PG for mild adventure action and brief language.
Action/Adventure, Comedy, Kids/Family, Science Fiction/Fantasy, Adaptation
April 4, 2008
Jodie Foster, Abigail Breslin, Gerard Butler, Alphonso McAuley, Peter Callan
Mark Levin, Jennifer Flackett
Fox Walden, Summit Entertainment, LLC
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Movie Review: Nim's Island
- Nim's Island is a terrific, well-made, emotional adventure comedy filled with jeopardy and danger. The movie uses an interesting approach to storytelling. Some of it is voiceover. Some of it occurs in flashback. Some of it is sort of a bird’s eye view of three different journeys taking place. Some of it is cartoon. Some of it is painting, and so forth.
The movie opens with a picture of a beautiful oceanographer. The woman’s daughter, Nim, tells how this beautiful woman in the still picture went to sea to discover what was in a whale’s stomach, but was threatened by a buccaneer ship and then got swallowed by the whale. This sequence goes from the still photograph to childlike drawings to very stylized animation.
Nim says her father took her sailing around the world three times to find her mother. They finally discovered an uncharted volcanic island in the middle of the Pacific. They have turned the island into an island paradise.
While Jack is a marine scientist only interested in micro-organisms, Nim plays with a sea lion, a pelican, and Fred the lizard. Her animal friends seem very intelligent and prove their intelligence throughout the movie.
Nim loves reading Alex Rover adventure stories. Alex is an Indiana Jones character who gets into and out of impossible adventures. While she is reading about him, he gets loose from Arab bandits. While still bound and tied, he sends them flying in all directions, including over her bed.
Cut to San Francisco where Alexandra Rover, played by Jodie Foster, is trying to finish the next Alex Rover novel. Alex is about to be thrown into a volcano, but this time Alexandra can’t figure out how to get him out of the problem. Her editor is after her, and even Alex appears to her constantly, asking her to finish the novel. Alexandra is severely agoraphobic, the opposite of her adventure persona. She even is afraid of going out of the house to get her own mail.
Alexandra reads a scientific article that Jack wrote about their volcanic island and emails Jack under her pen name Alex Rover. Nim is delighted and answers Alex.
Jack goes off in his sailboat to research a rare plankton phenomenon. Nim stays, and Alex asks her what the volcano is like. So, Nim climbs the volcano but falls down on the way down, badly cutting her leg. Jack does not return because of a squall that destroys his boat.
Alex figures out that Nim is just a young girl who is badly hurt. Nim, thinking she’s emailing the big adventurer, begs Alex to come to her. Alex has to overcome her agoraphobia and impossible odds to come to this remote island. Jack has to survive the sharks and the squalls to get back to Nim. Nim has to survive her cut, and an Australian cruise ship named The Buccaneer that wants to take over the island. She fights for her life and her home.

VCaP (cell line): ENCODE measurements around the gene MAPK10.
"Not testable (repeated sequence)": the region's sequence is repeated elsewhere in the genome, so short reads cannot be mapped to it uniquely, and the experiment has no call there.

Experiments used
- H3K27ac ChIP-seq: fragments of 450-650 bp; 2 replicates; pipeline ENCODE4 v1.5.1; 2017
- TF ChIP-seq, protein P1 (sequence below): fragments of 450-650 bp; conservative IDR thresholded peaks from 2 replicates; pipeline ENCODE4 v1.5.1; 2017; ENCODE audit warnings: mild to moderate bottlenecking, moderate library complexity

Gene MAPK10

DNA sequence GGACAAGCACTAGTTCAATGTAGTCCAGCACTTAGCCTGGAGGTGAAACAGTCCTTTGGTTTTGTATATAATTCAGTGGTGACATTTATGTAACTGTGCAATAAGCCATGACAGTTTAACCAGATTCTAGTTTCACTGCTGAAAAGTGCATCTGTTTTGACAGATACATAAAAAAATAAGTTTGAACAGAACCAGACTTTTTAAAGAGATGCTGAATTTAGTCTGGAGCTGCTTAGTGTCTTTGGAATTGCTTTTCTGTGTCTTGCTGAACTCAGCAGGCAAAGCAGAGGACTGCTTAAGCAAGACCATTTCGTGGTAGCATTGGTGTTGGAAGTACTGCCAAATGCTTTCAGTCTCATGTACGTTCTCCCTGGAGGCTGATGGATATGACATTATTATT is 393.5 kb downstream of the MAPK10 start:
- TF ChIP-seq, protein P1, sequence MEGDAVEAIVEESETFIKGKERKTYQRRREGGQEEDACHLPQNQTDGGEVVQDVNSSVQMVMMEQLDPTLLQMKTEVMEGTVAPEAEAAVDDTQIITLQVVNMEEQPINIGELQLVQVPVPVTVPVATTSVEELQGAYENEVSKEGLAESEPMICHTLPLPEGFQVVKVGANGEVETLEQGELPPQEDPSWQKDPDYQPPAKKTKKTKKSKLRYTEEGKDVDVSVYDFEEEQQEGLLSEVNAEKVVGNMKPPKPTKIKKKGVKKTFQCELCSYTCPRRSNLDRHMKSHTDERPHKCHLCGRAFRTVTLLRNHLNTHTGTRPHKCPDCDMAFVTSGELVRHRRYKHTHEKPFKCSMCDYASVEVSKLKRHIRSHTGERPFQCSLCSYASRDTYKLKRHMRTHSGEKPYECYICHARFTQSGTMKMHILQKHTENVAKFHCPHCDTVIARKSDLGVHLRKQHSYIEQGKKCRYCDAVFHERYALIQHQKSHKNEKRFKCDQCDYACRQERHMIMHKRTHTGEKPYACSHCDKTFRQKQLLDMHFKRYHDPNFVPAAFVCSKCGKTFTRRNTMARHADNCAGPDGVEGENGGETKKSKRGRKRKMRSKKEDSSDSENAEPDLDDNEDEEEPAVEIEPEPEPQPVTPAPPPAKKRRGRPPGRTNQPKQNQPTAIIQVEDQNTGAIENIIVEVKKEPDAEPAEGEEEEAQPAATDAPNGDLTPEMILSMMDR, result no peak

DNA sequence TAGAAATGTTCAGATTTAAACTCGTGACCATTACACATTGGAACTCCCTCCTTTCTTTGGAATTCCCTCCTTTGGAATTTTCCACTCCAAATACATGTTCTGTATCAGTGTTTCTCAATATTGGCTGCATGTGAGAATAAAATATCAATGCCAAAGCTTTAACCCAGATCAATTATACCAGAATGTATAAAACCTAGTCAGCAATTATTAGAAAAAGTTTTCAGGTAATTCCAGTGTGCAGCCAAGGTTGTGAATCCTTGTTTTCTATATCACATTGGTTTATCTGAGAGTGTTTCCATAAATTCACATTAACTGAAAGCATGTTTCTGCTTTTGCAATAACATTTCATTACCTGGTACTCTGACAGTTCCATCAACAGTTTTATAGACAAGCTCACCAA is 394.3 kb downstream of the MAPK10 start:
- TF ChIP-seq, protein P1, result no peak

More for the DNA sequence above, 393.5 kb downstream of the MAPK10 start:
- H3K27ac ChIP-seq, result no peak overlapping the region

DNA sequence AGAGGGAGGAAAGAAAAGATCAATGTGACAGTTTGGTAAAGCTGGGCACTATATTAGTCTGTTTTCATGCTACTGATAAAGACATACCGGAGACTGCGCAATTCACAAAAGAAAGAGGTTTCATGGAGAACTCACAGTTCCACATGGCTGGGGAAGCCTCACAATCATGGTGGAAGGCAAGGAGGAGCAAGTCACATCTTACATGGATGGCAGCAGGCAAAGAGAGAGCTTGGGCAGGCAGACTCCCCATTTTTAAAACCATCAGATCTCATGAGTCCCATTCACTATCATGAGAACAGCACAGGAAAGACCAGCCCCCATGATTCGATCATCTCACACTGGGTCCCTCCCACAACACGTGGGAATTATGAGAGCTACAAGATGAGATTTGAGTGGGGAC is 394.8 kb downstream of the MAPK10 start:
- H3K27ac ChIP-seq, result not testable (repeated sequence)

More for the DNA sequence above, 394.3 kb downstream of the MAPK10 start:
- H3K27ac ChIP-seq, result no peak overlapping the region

Nim's Island is that type of fanciful adventure yarn that will keep you on the edge of your seat and make you laugh and cry. It is, in fact, a coming of age story telling how a young child learns how to deal with an unknown world. The fanciful filmmaking works. There’s only one scene that seems a little silly, but it quickly passes. The acting is also superb. If this was a serious adult movie, Jodie Foster would be considered for an Academy Award, as would Abigail Breslin, who plays Nim. And, the animals deserve awards too.
The movie teaches self-reliance, loyalty, keeping one’s word, never giving up, and love for one another, but also an environmentalist message that animals are people too. This message is not so convincing if you get bit by a lizard or bonked by a sea lion. Furthermore, except for two “Oh, My G*ds,” God is strangely absent from this movie. Jack, when he’s at the worst possible position, screams out not to God, but to himself that he will keep his word. Nim, when she is in extreme dire distress, tells her animal friends that she will solve the problem. These are almost Ayn Randian type characters, self-sufficient to a fault. The difficulty is that we expect others to and all of us need to ask for help when we are in dire circumstances. It seems unnatural to have a world so cut off from the supernatural, especially from God’s saving grace.
Despite its faults, Movieguide® loves Nim's Island. It is worth seeing. How it will perform, since it is a little girl’s tale, is a question, but any boy interested in adventure should go see Nim's Island. It is an exciting place to live.
Address Comments To:
Rupert Murdoch, Chairman/CEO of News Corp.
Peter Chernin, President/COO of The Fox Group
Tom Rothman and Jim Gianopulos, Chairmen/CEO
Fox Filmed Entertainment
20th Century Fox Film Corp.
10201 West Pico Blvd.
Los Angeles, CA 90035
Phone: (310) 369-1000
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NOTE from Dr. Ted Baehr, publisher of Movieguide Magazine. For more information from a Christian perspective, order the latest Movieguide Magazine by calling 1-800-899-6684(MOVI) or visit our website at www.movieguide.org. Movieguide is dedicated to redeeming the values of Hollywood by informing parents about today's movies and entertainment and by showing media executives and artists that family-friendly and even Christian-friendly movies do best at the box office year in and year out. Movieguide now offers an online subscription to its magazine version, at www.movieguide.org. The magazine, which comes out 25 times a year, contains many informative articles and reviews that help parents train their children to be media-wise consumers.
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